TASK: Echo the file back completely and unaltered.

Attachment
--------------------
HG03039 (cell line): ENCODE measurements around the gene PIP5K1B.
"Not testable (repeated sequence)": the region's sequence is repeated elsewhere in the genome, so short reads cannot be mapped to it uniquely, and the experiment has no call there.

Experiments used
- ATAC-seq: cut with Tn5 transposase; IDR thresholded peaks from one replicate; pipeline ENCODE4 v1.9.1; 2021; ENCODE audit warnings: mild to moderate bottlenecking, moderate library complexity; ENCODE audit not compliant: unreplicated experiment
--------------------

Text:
HG03039 (cell line): ENCODE measurements around the gene PIP5K1B.
"Not testable (repeated sequence)": the region's sequence is repeated elsewhere in the genome, so short reads cannot be mapped to it uniquely, and the experiment has no call there.

Experiments used
- ATAC-seq: cut with Tn5 transposase; IDR thresholded peaks from one replicate; pipeline ENCODE4 v1.9.1; 2021; ENCODE audit warnings: mild to moderate bottlenecking, moderate library complexity; ENCODE audit not compliant: unreplicated experiment